According to latest reports, the launch of a NASA satellite to study the effect and behavior of plasma in Earth’s ionosphere has been postponed to next year owing to a fault in the rocket system. The air-launched Pegasus XL booster was scheduled to carry the NASA ionosphere satellite, but engineers found some issues in the booster’s separation system.

That is why the satellite launch was delayed to give ample time to engineers to rectify the issue. On Nov 3, NASA informed that its Ionospheric Connection Explorer, which was set for Dec 8 launch, has been postponed to next year after managers ordered a delay.

The space probe, known by the acronym ICON, will be lifted off by an L-1011 carrier jet and then it will get detached and will ride an Orbital ATK Pegasus XL launcher which will deploy it into orbit. The L-1011 jet will fall over the Pacific Ocean near the Reagan Test site on Kwajalein Atoll in the Marshall Islands.

Elsayed Talaat, chief scientists of NASA’s heliophysics division, said that the ICON spacecraft itself is healthy and is all set for final pre-launch processing. The satellite, built by Orbital ATK, is in its shipping container at the contractor’s Gilbert, Arizona assembly facility. He further said that last month ICON’s shipment to Vandenberg Air Force Base in California for attachment with the Pegasus rocket was delayed due to rising concerns about the launch vehicle bolt cutter assembly reliability. The faulty component is actually used in systems to jettison the Pegasus XL’s payload shroud during its climb into space and then separate the ICON spacecraft once it enters the orbit.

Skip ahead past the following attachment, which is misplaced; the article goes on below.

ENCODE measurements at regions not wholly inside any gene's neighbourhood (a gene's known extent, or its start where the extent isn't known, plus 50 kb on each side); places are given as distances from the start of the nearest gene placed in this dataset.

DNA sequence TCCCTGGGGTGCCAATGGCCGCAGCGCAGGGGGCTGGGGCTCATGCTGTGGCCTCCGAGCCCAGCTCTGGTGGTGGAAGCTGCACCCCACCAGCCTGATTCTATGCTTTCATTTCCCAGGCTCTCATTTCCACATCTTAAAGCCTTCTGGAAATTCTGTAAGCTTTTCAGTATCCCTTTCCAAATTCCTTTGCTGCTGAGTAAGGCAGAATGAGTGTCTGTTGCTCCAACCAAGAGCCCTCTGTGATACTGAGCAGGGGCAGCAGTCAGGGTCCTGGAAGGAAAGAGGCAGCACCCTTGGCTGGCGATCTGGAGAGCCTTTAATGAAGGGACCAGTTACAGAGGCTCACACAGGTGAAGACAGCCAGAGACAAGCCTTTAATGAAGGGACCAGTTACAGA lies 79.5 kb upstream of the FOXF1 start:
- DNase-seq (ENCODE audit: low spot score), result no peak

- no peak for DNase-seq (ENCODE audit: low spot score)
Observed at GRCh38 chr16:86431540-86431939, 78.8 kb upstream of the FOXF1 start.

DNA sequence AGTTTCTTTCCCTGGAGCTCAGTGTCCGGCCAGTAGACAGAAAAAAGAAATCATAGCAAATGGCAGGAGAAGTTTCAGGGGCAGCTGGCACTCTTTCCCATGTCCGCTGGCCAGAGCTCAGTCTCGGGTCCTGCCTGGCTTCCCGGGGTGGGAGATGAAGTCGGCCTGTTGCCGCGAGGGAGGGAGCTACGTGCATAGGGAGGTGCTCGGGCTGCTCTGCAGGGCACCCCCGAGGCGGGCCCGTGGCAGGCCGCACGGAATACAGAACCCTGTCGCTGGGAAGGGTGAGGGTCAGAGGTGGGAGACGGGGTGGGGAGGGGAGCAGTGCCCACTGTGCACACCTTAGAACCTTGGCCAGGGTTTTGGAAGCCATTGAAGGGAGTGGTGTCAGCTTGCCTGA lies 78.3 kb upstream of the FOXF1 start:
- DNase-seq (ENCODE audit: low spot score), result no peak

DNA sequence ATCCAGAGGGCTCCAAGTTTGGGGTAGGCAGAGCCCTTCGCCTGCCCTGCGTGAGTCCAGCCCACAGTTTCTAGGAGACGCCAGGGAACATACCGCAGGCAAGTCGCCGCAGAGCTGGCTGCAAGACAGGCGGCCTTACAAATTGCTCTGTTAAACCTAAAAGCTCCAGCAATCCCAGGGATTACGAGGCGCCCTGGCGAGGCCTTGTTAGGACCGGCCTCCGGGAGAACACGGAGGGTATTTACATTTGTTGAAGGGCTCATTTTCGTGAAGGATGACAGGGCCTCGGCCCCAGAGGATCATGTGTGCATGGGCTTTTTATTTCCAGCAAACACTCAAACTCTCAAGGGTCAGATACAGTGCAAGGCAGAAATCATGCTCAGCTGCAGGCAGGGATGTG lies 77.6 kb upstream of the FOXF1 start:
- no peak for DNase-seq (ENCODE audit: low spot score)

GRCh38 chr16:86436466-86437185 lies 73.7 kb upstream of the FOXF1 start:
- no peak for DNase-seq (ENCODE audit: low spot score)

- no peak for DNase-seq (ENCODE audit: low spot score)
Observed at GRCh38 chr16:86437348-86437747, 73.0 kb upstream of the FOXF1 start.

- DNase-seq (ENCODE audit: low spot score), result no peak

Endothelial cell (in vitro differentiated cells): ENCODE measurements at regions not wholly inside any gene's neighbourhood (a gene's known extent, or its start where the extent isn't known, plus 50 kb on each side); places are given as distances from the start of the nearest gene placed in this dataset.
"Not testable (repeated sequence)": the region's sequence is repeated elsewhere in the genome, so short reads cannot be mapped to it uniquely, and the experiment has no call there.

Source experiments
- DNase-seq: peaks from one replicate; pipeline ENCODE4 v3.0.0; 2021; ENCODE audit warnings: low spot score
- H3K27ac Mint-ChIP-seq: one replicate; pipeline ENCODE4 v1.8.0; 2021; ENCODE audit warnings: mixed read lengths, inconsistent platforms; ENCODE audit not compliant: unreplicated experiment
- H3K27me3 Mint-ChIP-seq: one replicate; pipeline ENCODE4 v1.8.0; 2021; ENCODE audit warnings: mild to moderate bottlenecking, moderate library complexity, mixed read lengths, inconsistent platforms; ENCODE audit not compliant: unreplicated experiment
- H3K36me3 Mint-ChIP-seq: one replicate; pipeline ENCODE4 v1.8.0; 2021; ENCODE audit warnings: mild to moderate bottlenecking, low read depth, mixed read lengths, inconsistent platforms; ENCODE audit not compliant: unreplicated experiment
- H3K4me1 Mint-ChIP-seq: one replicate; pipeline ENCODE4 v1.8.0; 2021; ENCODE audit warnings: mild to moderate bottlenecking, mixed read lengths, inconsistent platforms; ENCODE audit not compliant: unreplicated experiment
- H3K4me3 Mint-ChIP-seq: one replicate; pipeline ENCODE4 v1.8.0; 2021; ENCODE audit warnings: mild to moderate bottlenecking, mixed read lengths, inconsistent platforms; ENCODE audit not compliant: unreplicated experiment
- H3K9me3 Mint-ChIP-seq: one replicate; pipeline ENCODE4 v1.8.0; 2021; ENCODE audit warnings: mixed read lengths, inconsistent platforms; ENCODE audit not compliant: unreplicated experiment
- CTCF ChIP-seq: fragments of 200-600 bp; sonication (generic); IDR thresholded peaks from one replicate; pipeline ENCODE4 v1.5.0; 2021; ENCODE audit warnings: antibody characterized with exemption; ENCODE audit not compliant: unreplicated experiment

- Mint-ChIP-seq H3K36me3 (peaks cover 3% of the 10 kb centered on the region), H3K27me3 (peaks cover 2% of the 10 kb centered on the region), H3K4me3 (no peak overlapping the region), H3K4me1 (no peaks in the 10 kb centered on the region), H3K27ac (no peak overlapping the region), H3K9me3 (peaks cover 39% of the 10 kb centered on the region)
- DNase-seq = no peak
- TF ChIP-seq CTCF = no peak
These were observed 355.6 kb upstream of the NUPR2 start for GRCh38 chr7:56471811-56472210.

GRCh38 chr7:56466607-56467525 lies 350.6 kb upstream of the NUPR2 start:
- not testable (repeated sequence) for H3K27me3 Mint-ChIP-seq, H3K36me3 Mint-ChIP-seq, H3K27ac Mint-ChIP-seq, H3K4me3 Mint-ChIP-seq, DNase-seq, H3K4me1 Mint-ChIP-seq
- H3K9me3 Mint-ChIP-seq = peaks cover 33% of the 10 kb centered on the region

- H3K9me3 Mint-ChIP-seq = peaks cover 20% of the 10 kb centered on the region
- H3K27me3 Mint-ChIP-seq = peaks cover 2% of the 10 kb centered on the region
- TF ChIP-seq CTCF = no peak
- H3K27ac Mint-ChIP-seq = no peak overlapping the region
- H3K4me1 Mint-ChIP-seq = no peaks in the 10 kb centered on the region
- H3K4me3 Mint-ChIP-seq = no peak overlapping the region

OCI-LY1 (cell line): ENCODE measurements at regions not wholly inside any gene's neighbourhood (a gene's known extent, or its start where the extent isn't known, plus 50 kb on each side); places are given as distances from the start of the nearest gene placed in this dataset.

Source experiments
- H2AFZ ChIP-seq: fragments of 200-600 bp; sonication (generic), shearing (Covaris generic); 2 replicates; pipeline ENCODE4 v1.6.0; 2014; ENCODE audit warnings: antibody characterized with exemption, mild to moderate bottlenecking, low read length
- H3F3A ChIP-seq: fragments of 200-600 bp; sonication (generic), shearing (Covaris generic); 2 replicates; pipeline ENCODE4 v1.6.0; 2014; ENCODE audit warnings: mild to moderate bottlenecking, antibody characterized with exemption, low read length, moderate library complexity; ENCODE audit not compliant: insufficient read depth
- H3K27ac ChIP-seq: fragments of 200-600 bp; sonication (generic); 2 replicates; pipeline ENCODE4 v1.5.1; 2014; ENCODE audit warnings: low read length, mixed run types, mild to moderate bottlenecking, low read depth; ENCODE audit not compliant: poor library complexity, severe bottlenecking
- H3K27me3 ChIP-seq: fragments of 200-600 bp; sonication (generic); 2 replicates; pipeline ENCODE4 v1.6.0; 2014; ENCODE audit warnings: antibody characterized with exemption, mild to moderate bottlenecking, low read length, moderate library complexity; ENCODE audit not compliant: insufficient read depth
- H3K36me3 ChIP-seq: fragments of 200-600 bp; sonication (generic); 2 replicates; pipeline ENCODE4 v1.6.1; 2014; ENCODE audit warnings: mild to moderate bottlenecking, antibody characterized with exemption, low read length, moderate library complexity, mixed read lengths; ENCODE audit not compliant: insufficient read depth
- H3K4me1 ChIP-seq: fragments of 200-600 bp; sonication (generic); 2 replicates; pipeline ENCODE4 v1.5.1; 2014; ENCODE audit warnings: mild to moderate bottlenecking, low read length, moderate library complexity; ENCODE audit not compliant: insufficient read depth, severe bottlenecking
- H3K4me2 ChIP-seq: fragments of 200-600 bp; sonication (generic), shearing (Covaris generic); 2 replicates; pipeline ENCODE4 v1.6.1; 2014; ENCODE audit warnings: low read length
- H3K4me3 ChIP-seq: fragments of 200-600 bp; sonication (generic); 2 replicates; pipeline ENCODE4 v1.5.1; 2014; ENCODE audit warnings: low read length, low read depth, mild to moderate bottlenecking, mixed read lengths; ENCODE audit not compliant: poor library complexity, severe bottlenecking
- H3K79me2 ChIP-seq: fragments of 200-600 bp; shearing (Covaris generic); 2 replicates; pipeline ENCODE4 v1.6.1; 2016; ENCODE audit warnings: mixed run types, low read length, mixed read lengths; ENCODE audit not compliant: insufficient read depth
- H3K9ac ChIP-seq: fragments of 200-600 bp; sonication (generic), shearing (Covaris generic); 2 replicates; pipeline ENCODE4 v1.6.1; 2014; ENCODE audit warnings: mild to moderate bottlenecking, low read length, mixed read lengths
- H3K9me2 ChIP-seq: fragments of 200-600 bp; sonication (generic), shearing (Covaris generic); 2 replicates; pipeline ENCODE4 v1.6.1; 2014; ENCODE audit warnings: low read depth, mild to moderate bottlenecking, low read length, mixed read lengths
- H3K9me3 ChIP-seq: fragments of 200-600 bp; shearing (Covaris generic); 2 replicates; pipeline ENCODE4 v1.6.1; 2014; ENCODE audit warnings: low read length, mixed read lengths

Thomas Immel, ICON’s principal investigator at the University of California, Berkeley, informed that engineers are scrutinizing a part in the rocket’s separation systems, which are unchanged since the Pegasus XL’s last launch in December 2016, when the air-dropped booster successfully placed eight hurricane research satellites in orbit for NASA.

The main aim of ICON is to observe ionosphere, where influences from terrestrial weather patterns meet the space environment. The scientific instruments fitted to it will measure the temperatures and winds high up in the atmosphere and along with that, the changes in the motion and density of ionized gas over time will be studied.

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